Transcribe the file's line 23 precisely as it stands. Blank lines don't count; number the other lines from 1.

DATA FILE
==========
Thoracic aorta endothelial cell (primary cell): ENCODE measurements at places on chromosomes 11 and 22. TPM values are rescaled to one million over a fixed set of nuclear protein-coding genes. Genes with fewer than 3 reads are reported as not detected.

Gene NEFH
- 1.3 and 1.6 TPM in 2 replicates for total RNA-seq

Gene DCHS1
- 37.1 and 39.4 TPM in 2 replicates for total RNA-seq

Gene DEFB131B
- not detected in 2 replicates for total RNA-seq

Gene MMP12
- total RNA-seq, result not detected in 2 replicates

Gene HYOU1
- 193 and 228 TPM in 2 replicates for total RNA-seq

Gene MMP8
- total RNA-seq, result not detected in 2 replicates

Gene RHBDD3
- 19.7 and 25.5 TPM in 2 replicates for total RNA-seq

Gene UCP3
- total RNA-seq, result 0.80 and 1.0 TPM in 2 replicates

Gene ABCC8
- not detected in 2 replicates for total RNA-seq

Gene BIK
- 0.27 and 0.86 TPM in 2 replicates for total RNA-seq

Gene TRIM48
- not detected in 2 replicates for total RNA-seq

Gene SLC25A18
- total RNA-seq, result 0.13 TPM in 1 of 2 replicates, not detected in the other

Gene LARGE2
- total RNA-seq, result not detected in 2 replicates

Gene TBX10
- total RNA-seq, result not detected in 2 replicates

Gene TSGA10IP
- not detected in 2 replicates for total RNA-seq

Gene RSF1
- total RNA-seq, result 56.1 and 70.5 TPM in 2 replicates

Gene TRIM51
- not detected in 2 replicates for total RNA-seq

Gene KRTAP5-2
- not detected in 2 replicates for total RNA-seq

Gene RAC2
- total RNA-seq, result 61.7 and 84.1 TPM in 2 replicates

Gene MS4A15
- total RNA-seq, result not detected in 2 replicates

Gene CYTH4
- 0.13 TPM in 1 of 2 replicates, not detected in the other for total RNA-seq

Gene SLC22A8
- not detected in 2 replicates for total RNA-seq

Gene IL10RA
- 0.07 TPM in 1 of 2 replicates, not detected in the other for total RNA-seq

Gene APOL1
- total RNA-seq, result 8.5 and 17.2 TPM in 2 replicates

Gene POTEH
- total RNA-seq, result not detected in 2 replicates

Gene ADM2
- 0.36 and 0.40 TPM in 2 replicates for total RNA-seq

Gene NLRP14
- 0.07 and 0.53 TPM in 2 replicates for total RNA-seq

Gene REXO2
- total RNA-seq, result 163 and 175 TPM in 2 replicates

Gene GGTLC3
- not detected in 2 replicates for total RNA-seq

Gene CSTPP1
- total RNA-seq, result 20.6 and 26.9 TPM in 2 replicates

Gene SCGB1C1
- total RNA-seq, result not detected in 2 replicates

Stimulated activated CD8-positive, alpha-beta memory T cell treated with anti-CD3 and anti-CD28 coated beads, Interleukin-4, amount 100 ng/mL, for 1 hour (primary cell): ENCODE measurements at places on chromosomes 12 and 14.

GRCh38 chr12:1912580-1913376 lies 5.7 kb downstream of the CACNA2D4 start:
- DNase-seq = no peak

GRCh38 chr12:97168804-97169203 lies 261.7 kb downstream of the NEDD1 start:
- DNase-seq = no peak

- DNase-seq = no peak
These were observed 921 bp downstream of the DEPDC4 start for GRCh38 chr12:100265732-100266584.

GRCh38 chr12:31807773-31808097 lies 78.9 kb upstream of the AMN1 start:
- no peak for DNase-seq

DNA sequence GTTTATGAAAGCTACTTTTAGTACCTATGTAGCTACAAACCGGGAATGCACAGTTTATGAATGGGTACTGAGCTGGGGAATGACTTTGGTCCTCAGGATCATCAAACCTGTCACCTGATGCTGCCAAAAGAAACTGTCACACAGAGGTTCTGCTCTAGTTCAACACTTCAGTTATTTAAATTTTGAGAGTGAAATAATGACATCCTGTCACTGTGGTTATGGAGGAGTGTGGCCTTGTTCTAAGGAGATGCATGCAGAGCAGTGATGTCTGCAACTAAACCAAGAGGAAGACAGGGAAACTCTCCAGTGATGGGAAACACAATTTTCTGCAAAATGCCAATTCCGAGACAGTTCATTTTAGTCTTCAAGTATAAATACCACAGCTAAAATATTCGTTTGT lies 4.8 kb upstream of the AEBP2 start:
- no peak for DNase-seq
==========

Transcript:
- not detected in 2 replicates for total RNA-seq